Monday, 4 March 2013

Vox Tonebender compact version

I was doing a request, and this one was so close to the one requested, so i thought i'd draw it up too. Mark has published this in the past and that one fits easily in B, but the one i'm posting now should be doable even in A... :) This also features a trimmer for nailing the bias just right for your transistors.

It may sound a bit thin to someone's liking, so upping the 4n7 for 10n, 15n or maybe even 22n would give you much more bass responce.

First up, the PNP version (this uses positive ground, so a inverter circuit as a addon, perhaps?):


And the NPN (to be daisy chainable):

31 comments:

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    1. Nope. This'll be the original: http://youtu.be/vphRkUHMYwk
      +m

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    2. Will be finished in 15 min. Will report back.

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    3. Yep, works very nicely. First tone bender of any kind I ever built. I find it a bit thin compared to my fuzz face type builds. I had some NPN Germaniums that needed a home. This was perfect. Thanks!

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  2. Almost done with the NPN version. Realized I'm out of 15uf caps. Any respectable alternative? Would a 10uf work? I've got a million of those....

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  3. In the excitement of my first verification I forgot to say thanks for the great layout! Thankyou!

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    1. Congratulations on your first Travis, may there be many more in the future! :o)

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  4. This was my first build also...sadly I didn't have the correct parts so I substituted...unsurprisingly it sounds like junk (I was secretly hoping it would be magical...). I had to swap the 15uf for a 22uf, the 1K pot for a 10K, and only had some Si trannys (2N5089). Is there any other substitutions I could make to accomodate for a lack of "accurate" parts? I know I can drop the value of the 1K with some transistor bridging but I don't know how...

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    1. The 10K pot is the culprit. You really need 1K linear here to get a workign fuzz control. Just take two 470R (or 510R) resistors and solder those to the pot. First from lug 1 to 2 and secong to lug 2 to 3. That won't f up your taper too much...

      22µ is ok for 15µ. It should also work with any transistors (recently build one with BC301s and that was awesome). The 4n7 cap at the output - i'd recommend upping that to at least 22n.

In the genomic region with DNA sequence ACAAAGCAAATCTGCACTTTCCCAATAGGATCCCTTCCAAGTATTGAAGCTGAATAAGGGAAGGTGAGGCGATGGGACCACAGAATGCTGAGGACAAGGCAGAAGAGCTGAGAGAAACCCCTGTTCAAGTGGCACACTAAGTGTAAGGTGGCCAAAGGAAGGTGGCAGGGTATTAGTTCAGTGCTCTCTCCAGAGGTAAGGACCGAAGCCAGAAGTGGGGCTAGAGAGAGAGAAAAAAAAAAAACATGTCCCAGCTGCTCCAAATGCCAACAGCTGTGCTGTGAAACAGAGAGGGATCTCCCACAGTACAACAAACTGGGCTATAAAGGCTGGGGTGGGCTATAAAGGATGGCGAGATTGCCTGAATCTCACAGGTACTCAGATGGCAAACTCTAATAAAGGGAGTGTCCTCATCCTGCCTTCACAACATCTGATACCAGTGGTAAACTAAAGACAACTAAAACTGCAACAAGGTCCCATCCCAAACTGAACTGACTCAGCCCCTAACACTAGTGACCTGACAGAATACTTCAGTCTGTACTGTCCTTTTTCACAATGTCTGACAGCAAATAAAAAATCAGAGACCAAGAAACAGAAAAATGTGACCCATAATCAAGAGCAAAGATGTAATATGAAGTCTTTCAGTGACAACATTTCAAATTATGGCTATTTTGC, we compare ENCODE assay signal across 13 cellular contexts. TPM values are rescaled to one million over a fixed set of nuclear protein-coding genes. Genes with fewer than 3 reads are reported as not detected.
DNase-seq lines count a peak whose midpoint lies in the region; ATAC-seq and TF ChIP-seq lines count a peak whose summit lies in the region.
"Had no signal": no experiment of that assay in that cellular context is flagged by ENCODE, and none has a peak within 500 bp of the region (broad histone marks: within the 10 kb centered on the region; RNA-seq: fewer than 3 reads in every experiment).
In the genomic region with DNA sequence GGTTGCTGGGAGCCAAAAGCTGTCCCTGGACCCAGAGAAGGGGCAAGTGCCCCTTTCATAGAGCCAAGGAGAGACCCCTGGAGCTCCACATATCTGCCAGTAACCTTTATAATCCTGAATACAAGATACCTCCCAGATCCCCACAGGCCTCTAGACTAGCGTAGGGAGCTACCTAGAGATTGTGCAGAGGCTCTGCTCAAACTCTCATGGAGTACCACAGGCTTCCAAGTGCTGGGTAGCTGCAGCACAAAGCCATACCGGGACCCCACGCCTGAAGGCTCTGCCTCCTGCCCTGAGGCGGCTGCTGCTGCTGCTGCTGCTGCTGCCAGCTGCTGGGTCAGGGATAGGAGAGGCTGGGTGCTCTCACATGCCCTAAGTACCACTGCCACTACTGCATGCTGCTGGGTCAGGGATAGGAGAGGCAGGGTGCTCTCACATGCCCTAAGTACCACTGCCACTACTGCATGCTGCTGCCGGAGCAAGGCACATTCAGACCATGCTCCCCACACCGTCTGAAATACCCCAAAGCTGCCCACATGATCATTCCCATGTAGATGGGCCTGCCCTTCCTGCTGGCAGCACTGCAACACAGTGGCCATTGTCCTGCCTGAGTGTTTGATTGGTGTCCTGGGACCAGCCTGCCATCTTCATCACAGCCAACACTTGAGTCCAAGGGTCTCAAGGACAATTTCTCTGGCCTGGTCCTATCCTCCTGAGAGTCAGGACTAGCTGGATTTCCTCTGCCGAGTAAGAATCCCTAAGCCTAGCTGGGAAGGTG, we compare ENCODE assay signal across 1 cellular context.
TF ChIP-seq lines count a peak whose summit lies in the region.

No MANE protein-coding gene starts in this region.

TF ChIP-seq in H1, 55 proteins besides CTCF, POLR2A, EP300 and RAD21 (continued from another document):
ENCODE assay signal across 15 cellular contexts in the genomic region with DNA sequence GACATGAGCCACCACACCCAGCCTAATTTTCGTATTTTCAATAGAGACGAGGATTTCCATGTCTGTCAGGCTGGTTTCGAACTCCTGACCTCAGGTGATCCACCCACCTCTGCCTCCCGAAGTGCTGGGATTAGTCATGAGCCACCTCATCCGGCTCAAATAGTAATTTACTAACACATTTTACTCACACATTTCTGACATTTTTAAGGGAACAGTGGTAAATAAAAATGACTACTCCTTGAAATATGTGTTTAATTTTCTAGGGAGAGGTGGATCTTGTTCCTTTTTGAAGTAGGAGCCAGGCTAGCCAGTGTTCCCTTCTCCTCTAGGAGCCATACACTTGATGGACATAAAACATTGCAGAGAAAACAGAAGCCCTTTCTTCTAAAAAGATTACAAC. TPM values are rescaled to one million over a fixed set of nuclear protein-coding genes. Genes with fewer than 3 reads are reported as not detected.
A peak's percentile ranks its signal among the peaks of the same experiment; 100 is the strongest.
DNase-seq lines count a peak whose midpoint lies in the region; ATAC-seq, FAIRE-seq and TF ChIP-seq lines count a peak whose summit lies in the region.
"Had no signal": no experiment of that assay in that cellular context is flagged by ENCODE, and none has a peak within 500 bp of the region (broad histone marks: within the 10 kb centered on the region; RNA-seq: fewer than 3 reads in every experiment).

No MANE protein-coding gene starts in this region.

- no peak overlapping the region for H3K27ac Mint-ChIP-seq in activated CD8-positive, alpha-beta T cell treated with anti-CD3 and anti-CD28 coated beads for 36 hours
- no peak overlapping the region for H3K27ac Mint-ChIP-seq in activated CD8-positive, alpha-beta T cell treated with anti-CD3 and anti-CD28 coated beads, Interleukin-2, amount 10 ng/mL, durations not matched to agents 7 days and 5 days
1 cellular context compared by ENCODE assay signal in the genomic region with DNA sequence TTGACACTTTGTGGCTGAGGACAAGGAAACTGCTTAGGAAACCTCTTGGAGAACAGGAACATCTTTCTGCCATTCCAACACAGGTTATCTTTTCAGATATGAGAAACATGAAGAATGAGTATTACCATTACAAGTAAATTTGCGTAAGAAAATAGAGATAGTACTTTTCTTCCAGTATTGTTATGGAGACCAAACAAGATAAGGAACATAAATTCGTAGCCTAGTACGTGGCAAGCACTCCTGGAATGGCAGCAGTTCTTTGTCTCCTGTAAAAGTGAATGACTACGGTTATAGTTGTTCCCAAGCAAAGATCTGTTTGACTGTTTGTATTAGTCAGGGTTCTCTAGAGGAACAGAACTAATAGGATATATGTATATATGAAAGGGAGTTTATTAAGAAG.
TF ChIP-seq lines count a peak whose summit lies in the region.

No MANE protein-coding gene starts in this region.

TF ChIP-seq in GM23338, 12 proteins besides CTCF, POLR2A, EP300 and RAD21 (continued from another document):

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    2. Awesome, thank you so much!

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    3. I upped it to 12n from the get go as per your recommendations...I'll fix the pot first then mess around with the other parts.

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    4. No problem. Let us know if it lights up good :)
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  5. Ok! So I figured out what I messed up...misread the layout and reversed the electrolytics...and had one shifted down a row...argh. I definitely blew the caps so I swapped those and now the pedal sounds like a legitimate fuzz...but I think something else is damaged as there is a crazy, scratchy, hissy sound when I'm not playing. Any indication what might have gone south there? Now that I know it's working I think it's just a damaged component...of course it's just a tangle of wires and components...but this isn't signal interference :)

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    1. It's only in hindsight I realized how gross of a difference 10K to 1K is...I was thinking of how marginal ohm differences might be in lower ranges...9000 ohm difference is quite a bit. Well, at least it got me thinking! Almost have the circuit functioning but am having a weird fizzle out of the note at the end of decay...like something suddenly dying, a swallowing type sound.

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    2. 2N5089s are known gate up quicker and simply differently than most other transistors. That could explain it...
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  6. Used some NPN OC140s I had, sounds nasty. I put the 4n7 and a 22n on a DPDT. Wanted to be able to get that digusting shred your ears fuzz with the 4n7 but the higher value is a bit more practical. I might switch it to a 10n though as the 22n is a little too bassy to my ears.

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  7. I latelly built this one with AC176 NPN trannies, as per the layout except for the 15µf that i replaced by a 22µf